Our current Adult Education series is titled Outrageous Fortune, and follows Rev. Steve Locke's newly released book by the same title. Classes are held every Sunday, immediately following morning worship in the Sanctuary.
Below is the introduction to the book, which will introduce the themes the study will follow.
Introduction to Outrageous Fortune
What follows is a collection of meditations, written during five months of the Covid---19 pandemic. I have not ordered them by theme, rather I have simply let them stand in the sequence in which they were written to my congregation. The dates and scriptures are all present on the pages of my musings. I desire the reader to judge for themselves where my direction, and my interests, were taken me along this path of spiritual healing and hardship. But only in the hope that all of us are on a similar path throughout this tragedy. I began writing on March 17th and ended on July 17th of 2020.
At the beginning of this pandemic, I decided to take up my pin to acknowledge my own experience of this invisible enemy into my life. I wrote at least three meditations a week, hoping to expel the heartache and demons that processed me during this time. I also desired to write about the grace that empowered me to continue my love for congregation and God. By doing so my interest was to provide hope to those that read them. My hope is still the same. I wish for the reader to take their fears, pain, love and grace into these meditations, to judge whether they have importance for your spiritual journey. I wish for nothing else.
I do want to mention to the reader before entering the diversity of these fifty mediations, that I have allowed my readings of philosophers, sociologists, theologians and spiritual teachers during this pandemic, to intrude upon the conversation which I have had with my congregation. They are passed unto all readers as a way of providing context for my thoughts, but hopefully the thoughts of all that are still in the fateful misfortunes of this pandemic.
My main source of inspiration has been the Psalms and the New Testament. But I have taken great pleasure in using the works of Shakespeare, Eugene Peterson, Henri J. M. Nouwen, Kierkegaard, Zygmunt Baumann, Czeslaw Milosz, T.S. Elliot, Robert Frost, Sophocles and many others. One of the joys, during this pandemic, has been the time to read new and revisited works which provide a useful stimulus for my thoughts about this time.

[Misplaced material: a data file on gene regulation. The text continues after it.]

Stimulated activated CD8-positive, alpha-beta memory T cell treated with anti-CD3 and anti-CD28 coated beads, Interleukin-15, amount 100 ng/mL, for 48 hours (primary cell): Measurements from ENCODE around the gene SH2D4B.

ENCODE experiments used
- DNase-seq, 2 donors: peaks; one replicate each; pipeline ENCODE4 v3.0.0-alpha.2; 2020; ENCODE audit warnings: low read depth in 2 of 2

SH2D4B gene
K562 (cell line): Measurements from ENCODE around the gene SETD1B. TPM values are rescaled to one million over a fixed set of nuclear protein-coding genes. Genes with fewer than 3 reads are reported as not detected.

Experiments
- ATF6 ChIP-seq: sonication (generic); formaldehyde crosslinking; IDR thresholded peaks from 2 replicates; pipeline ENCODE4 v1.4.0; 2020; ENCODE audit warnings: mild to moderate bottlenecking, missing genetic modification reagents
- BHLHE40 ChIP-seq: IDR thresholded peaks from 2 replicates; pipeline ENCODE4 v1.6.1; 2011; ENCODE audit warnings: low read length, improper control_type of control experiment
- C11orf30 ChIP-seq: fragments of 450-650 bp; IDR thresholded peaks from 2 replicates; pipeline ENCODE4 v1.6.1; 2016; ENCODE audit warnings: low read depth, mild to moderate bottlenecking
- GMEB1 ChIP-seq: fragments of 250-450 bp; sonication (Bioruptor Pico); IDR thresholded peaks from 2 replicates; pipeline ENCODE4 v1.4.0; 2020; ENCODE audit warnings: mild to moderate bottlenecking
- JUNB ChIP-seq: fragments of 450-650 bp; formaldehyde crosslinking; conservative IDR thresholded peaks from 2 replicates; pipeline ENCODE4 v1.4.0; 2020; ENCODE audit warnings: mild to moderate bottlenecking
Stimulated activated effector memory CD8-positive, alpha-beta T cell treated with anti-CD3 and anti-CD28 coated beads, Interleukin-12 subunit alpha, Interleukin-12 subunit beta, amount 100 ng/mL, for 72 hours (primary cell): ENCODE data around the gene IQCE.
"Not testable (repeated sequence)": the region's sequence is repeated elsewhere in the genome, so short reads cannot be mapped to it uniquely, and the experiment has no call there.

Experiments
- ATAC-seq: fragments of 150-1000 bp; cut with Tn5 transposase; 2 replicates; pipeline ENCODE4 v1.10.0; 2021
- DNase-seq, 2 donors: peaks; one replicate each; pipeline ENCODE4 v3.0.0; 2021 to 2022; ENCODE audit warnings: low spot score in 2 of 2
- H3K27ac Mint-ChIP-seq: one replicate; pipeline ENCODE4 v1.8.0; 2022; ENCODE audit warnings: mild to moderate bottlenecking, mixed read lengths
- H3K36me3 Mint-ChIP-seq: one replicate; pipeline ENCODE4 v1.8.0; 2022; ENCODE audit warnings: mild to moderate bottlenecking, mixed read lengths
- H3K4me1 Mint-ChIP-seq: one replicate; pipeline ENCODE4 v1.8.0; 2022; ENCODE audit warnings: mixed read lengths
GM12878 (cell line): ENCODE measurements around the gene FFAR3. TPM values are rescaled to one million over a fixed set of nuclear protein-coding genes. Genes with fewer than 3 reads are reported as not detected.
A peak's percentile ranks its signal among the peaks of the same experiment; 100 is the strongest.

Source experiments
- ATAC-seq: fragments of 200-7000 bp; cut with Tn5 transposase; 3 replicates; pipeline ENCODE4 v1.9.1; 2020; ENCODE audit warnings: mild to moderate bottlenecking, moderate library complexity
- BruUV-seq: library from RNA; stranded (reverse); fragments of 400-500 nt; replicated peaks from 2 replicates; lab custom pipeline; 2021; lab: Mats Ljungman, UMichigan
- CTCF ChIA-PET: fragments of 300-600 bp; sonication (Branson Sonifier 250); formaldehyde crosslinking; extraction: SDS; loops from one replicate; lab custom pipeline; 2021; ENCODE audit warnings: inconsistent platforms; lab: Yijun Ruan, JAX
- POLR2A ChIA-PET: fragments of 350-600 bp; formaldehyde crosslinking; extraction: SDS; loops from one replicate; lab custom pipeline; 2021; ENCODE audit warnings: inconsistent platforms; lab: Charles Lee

These meditations have been a delight to write, providing a cleansing of my mind and a deepening of my understanding of the fragileness of life. This Outrageous Fortune we are living in is trying to define us, but I have noticed that we are trying to fight back against the tide of this erosion. Our spiritual character drives us to resist defeat. Instead, it seeks to keep alive the attributes of mercy, grace and love. We are fighting to “Be our brother’s keeper.”
Albert Camus, in 1947, completed his celebrated work, “The Plague.” It was written during the end of World War II, in which the fascists agenda fell upon Europe like a plague. Camus used the story as a metaphor for this horrendous catastrophe, but also as a metaphor for understanding the world we all live in. In the story, the plague acts as the symbol for what we all live through---everyday life. The plague reveals and intensifies the experience of hopelessness for the people in Oran, where he set to terrifying reality of the plague. But the truth is the plague is always with us, even though we fight against it every day. That is the trouble, the danger and fear we all experience in life, all the time, needs attention, it cannot be ignored.
Dr. Rieux, the main character of the novel, who fights against the plague, sees the fighting of the plague as necessary. According to Dr. Rieux, “Fighting a plague is---common decency.” His point is well taken. Life demands a responsibility to resist, fight and engage those things that try to defeat us and others. It is a matter of caring. Compassion is the only way to defeat the effects of the plague. It is not enough to shake your fist in anger at this horrible force, you must also reach your hand to all those shaken by the plague. It is equally a means of shaking your fist at that which is inevitable.
I offer this little introduction to say that even when this virus seems to be under control, it does not mean that the offerings in this book have no value. In fact, you might say they have more. The themes expressed in this book must be cultivated, so when trouble comes into our life, we are prepared. But prepared for what? According to our spiritual masters, I believe they would say, “We must be prepared to live through the trouble of life? The only way to do that is to imagine Jesus’ walking through them, before you begin your spiritual adventure walking into the wounds and pains of life.
You will discover six themes flowing through these meditations, in which I have attached various chapters to each theme. These six themes are:
Fear and Anger
Compassion and Comfort
Hope and Faith
Stephen W. Locke